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High-resolution characterization of a hepatocellular carcinoma genome


Hepatocellular carcinoma, one of the most common virus-associated cancers, is the third most frequent cause of cancer-related death worldwide1. By massively parallel sequencing2 of a primary hepatitis C virus–positive hepatocellular carcinoma (36× coverage) and matched lymphocytes (>28× coverage) from the same individual, we identified more than 11,000 somatic substitutions of the tumor genome that showed predominance of T>C/A>G transition and a decrease of the T>C substitution on the transcribed strand, suggesting preferential DNA repair. Gene annotation enrichment analysis3 of 63 validated non-synonymous substitutions revealed enrichment of phosphoproteins. We further validated 22 chromosomal rearrangements, generating four fusion transcripts that had altered transcriptional regulation (BCORL1-ELF4) or promoter activity. Whole-exome sequencing4,5 at a higher sequence depth (>76× coverage) revealed a TSC1 nonsense substitution in a subpopulation of the tumor cells. This first high-resolution characterization of a virus-associated cancer genome identified previously uncharacterized mutation patterns, intra-chromosomal rearrangements and fusion genes, as well as genetic heterogeneity within the tumor.

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Figure 1: Somatic substitution pattern of the liver cancer genome.
Figure 2: Characterization of rearrangements in liver cancer.
Figure 3: Intra-tumoral genetic heterogeneity detected by exon-capture sequencing.


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We thank K.K. Khanna (The Queensland Institute of Medical Research) for providing a human BCORL1 cDNA clone; T.D. Taylor (RIKEN) for comments on the manuscript; T. Urushidate, S. Ohashi, S. Ohnami, A. Kokubu, N. Okada, K. Shiina, H. Meguro and K. Nakano for their excellent technical assistance. This work was supported by the Program for Promotion of Fundamental Studies in Health Sciences of the National Institute of Biomedical Innovation (NIBIO), Japan, and the Industrial Technology Research Grant Program from the New Energy and Industrial Technology Development Organization (NEDO), Japan. This study is associated with the International Cancer Genome Consortium (ICGC), and the mutation data were deposited at and released from the ICGC web site.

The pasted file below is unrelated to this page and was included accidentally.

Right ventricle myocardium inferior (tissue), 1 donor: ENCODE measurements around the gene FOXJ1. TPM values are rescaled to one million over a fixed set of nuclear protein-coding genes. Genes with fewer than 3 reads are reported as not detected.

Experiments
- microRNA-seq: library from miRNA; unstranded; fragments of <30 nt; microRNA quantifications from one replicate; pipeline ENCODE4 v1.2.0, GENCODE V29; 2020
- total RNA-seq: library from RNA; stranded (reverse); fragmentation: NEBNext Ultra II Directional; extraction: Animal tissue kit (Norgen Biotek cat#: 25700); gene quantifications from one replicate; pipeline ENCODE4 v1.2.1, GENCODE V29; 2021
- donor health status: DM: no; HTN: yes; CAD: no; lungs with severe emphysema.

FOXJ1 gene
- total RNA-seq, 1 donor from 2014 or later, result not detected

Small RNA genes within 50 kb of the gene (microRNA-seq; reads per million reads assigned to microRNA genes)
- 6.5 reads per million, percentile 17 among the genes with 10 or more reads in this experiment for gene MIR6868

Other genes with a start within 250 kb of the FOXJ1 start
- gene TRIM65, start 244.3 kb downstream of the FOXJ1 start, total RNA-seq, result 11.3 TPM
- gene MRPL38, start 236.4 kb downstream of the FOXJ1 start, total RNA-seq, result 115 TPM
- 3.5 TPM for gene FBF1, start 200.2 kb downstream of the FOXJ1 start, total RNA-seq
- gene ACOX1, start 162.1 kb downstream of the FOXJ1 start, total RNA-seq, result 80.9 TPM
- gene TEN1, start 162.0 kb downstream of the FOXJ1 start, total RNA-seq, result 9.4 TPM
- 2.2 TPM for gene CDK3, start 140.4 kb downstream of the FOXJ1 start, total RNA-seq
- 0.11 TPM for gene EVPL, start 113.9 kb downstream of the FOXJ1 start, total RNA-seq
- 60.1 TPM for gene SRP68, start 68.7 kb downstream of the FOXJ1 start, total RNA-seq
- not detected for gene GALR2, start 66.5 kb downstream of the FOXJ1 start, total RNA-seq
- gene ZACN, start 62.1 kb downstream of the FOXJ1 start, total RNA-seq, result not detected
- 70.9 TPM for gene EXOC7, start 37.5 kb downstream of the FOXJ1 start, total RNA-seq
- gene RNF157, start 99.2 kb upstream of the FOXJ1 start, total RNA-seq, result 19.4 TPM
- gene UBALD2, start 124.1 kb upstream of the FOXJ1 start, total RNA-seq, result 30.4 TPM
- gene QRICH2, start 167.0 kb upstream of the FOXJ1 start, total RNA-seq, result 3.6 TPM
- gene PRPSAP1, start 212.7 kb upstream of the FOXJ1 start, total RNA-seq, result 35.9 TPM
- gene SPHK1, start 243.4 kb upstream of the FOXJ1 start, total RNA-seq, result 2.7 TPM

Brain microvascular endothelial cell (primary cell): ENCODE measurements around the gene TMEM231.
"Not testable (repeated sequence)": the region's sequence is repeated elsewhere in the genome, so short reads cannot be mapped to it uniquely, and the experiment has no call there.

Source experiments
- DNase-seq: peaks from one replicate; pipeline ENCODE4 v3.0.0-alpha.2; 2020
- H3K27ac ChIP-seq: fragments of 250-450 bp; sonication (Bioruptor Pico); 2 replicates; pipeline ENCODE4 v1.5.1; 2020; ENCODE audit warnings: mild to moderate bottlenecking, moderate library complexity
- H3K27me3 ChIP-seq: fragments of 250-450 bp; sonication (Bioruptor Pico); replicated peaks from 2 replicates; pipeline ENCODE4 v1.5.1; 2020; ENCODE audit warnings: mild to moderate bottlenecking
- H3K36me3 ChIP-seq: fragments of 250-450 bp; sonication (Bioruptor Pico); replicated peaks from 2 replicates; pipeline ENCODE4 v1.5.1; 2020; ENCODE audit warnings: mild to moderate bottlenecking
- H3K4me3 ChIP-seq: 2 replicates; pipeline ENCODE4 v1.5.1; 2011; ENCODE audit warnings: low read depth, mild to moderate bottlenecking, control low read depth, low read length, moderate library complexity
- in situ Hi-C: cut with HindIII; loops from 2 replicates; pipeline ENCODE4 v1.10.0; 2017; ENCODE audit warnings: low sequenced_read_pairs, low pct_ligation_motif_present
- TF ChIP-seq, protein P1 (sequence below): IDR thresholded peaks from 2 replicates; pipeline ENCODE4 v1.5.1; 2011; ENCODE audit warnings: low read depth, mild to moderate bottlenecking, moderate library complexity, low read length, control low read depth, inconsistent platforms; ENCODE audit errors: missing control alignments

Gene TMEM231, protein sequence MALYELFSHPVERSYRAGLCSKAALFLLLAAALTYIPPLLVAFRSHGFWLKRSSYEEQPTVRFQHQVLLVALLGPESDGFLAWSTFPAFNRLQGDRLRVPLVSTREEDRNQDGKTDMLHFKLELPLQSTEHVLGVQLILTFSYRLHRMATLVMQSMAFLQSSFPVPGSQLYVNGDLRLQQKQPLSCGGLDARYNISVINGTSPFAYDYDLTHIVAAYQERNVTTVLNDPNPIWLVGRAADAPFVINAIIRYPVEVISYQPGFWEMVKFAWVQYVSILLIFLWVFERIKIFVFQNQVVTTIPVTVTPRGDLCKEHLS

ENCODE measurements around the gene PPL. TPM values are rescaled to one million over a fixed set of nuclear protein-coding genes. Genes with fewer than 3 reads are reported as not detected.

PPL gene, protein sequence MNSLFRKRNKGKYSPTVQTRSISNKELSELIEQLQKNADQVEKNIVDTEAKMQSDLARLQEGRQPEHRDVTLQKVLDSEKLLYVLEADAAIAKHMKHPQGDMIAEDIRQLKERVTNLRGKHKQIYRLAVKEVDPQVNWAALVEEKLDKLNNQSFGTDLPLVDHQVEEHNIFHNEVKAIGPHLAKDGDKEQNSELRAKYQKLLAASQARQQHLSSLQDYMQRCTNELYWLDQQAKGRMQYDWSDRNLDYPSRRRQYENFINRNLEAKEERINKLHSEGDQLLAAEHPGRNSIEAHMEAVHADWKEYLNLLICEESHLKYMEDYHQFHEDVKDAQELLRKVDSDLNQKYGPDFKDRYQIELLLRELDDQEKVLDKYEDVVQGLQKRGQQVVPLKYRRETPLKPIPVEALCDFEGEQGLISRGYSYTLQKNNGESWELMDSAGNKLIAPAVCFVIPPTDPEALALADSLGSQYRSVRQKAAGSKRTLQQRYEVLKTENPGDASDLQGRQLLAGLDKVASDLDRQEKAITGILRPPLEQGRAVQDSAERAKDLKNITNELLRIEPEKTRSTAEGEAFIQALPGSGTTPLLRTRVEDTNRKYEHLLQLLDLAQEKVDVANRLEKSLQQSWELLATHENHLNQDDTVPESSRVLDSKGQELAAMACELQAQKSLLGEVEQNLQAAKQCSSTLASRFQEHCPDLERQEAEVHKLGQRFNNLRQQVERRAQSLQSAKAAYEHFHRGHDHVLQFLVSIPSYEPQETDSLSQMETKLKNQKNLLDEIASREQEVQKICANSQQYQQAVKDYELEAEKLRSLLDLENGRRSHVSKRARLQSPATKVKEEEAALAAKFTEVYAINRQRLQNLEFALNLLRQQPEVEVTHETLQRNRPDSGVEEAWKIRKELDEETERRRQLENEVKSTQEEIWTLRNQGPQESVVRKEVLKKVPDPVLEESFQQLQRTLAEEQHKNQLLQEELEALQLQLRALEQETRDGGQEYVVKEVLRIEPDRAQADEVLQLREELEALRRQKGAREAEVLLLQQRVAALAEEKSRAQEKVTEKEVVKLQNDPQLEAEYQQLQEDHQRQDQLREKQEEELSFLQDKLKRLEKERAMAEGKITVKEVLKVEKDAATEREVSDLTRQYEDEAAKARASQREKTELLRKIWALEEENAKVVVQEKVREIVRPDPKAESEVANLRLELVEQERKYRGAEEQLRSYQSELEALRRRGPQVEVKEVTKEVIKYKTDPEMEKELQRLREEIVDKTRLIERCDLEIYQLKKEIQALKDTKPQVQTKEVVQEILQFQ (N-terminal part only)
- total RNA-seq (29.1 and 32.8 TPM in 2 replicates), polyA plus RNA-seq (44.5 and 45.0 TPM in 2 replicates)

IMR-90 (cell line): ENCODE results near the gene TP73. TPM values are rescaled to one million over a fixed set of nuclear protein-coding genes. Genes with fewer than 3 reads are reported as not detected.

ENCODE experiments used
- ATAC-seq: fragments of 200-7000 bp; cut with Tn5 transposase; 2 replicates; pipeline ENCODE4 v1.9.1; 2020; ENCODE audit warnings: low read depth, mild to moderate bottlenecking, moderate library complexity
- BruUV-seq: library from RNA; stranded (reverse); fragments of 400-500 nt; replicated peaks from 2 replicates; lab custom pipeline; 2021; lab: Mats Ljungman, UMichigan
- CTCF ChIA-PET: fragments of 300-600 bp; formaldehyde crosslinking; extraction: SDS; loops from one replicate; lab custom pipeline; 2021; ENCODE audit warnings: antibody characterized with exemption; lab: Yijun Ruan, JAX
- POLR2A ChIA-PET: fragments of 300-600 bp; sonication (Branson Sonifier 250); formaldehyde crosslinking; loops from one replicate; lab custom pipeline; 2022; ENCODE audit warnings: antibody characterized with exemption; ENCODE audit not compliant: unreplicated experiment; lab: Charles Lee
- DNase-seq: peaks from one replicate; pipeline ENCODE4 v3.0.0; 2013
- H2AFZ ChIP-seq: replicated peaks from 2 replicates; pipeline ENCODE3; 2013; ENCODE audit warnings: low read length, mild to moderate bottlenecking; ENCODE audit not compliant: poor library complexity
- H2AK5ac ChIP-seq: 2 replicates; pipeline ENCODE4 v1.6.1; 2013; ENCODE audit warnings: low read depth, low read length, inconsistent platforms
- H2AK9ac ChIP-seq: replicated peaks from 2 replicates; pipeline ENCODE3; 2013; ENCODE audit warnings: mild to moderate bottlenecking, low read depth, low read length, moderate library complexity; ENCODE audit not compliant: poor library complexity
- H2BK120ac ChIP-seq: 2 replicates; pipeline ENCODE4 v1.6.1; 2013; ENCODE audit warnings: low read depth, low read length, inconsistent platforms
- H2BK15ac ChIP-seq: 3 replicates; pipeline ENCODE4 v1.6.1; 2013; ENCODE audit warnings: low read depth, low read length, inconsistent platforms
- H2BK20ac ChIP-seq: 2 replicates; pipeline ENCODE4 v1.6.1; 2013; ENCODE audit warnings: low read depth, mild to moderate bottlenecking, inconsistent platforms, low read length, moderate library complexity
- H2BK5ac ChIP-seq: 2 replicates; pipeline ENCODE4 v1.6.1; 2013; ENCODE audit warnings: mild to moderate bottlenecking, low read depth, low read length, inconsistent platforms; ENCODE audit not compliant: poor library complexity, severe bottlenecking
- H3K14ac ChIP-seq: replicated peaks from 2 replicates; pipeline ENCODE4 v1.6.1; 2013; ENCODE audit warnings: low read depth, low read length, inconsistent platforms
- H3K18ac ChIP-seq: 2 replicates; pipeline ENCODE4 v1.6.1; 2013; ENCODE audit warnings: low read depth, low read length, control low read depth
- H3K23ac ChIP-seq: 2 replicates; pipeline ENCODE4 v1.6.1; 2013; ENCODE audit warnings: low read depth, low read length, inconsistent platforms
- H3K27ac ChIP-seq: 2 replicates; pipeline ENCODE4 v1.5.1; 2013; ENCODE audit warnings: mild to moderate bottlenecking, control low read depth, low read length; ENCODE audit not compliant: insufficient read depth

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The study was designed by T. Shibata, H.A., T.Y. and J.K. Sequencing and data analyses were conducted by Y.T., K.T., S.Y., S.T., K. Sonoda and H.T. Allele typing and copy number analyses were performed by H.S. and S.I. Other molecular studies were done by Y.A., F.H., T. Shirakihara, and L.W.; H.O., K. Shimada, T.K., T.O. and K.K. coordinated collection of clinical sample and information. The manuscript was written by Y.T., T. Shibata, K.T., S.Y., H.A. and T.Y.

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Correspondence to Tatsuhiro Shibata.

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The authors declare no competing financial interests.

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Supplementary Note, Supplementary Figures 1–13 and Supplementary Tables 1–9. (PDF 4987 kb)

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Totoki, Y., Tatsuno, K., Yamamoto, S. et al. High-resolution characterization of a hepatocellular carcinoma genome. Nat Genet 43, 464–469 (2011).

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